Fanshawe Pioneer Village in London Ontario

The London Brewery in Fanshawe Pioneer Village is a replica of the original brewery.  When we visited there were no historical interpreters but we were able to freely look around the brewery and with the help of information posted outside we got a good idea about the history behind the Original brewery.

 

Fanshawe Pioneer Village in London Ontario

 

Paul Peel (1860-1892), the London-born and world-renowned artist, lived in this home during his childhood.  The house was originally located at 230 Richmond Street, south of Horton Street.  Paul’s parents, John and Amelia Peel, bought the house in 1865, when Paul was five years old. The family resided at this house for approximately two and a half years. In 1868, the Peel family moved to a house at 167 Oxford Street where Paul lived for the remainder of his adolescent years.

 

Fanshawe Pioneer Village in London Ontario

Inside the Peel home we found another costumed interpreter who explained the history of the home to us.  It was also an opportunity for Keira to play with replica’s of toys that would have been available at the time.  While most of the buildings follow a look but don’t touch rule, at times the interpreters will invite you to a hands on experience such as this.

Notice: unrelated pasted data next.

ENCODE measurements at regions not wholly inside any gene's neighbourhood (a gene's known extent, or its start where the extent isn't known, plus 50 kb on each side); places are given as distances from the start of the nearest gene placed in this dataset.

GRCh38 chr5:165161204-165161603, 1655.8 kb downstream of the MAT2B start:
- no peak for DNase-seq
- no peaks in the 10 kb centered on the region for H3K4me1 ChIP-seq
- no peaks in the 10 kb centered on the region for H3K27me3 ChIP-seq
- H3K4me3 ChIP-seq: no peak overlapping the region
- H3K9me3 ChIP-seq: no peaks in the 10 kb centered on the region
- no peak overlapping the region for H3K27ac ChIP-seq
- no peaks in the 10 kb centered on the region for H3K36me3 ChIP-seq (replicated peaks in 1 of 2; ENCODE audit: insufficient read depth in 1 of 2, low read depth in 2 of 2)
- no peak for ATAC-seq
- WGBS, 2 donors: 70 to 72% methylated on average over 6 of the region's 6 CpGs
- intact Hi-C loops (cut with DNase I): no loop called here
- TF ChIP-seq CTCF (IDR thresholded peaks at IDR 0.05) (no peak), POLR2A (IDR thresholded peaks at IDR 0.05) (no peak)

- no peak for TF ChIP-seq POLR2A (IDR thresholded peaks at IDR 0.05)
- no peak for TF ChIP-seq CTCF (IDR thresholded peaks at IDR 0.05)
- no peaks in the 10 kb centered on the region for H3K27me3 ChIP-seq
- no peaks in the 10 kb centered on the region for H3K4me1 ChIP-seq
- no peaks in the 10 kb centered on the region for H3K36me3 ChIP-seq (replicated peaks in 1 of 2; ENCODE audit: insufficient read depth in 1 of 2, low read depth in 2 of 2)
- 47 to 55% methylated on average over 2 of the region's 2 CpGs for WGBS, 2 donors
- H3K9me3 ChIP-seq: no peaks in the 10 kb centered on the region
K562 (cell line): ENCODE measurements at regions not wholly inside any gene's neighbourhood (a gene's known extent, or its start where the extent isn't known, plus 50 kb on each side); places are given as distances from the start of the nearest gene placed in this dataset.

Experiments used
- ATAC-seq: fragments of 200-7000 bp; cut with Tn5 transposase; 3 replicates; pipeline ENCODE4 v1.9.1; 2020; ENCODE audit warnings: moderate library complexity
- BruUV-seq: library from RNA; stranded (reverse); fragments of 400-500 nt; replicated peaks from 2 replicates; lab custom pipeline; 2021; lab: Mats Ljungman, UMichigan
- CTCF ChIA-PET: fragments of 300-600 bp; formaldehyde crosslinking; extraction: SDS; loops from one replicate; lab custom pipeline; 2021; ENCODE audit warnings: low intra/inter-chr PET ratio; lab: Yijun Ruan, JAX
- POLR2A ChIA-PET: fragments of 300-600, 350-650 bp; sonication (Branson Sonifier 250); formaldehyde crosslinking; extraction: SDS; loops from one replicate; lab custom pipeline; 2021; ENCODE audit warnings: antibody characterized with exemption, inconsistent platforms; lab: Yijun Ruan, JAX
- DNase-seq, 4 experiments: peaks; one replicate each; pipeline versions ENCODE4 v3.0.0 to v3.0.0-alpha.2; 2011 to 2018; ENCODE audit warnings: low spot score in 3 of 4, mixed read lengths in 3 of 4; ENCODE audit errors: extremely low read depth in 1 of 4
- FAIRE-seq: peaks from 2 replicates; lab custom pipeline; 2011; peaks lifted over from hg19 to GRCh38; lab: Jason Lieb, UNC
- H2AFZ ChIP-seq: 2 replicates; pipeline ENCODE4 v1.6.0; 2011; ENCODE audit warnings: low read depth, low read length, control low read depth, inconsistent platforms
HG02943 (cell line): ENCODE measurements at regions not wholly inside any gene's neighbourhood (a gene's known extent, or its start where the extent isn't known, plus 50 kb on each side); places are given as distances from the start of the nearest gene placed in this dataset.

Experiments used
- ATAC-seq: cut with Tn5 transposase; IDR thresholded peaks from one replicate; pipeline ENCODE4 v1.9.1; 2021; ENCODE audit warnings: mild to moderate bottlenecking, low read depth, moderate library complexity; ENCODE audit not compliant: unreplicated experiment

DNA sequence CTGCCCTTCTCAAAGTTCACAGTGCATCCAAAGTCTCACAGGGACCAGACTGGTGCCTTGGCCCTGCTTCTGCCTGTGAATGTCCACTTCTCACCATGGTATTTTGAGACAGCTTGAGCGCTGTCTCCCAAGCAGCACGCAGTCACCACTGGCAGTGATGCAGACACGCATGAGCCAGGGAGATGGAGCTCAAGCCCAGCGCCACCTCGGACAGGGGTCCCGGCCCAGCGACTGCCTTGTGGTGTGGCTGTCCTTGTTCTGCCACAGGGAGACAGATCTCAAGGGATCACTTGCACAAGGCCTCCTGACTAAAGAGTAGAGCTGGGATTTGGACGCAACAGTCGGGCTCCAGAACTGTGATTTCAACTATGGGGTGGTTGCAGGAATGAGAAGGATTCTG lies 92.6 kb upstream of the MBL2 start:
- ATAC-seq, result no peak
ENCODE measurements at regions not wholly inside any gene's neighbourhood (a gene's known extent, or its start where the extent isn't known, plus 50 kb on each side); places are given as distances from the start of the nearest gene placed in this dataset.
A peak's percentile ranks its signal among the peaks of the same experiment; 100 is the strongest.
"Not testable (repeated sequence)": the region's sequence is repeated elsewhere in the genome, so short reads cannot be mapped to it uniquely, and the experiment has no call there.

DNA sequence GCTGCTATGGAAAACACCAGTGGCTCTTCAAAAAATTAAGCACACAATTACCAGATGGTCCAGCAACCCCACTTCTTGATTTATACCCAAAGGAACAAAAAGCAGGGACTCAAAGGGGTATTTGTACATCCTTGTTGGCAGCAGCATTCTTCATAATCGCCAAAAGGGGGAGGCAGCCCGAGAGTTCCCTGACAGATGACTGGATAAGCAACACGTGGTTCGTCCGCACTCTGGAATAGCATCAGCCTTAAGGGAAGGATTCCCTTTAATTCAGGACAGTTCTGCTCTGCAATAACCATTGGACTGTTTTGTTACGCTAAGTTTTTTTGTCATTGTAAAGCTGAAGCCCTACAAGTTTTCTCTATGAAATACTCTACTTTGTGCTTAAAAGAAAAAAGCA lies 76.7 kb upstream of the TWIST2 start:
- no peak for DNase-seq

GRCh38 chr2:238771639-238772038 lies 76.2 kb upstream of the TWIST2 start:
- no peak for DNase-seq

Upstairs there is also a bedroom setup with real toys from the 19th century; set up as if a child had just been playing with them. 

 

Fanshawe Pioneer Village in London Ontario

Boyhood home of Wilfrid Jury, the founder of Fanshawe Pioneer Village.  It is an excellent 1888 example of a typical Ontario farmhouse.

The Jury house was built on Lot 12 Concession 2 of Lobo Township and is the childhood home of Wilfrid Jury, the founding curator of Fanshawe Pioneer Village. William Jury Jr., built this home in 1888 for his son Amos on the occasion of his marriage to Charlotte Julia “Jewel” Alder, the daughter of the weaver Thomas Alder. The house was occupied by the Jury family until Amos’ death in 1964. The farmhouse was rented to various tenants before it was sold in 1968 to Murray Manson. When Manson donated the house to Fanshawe Pioneer Village in 1973, the building had to be cut in two with a chain saw and the roof removed in order to transport it. 

 

Fanshawe Pioneer Village in London Ontario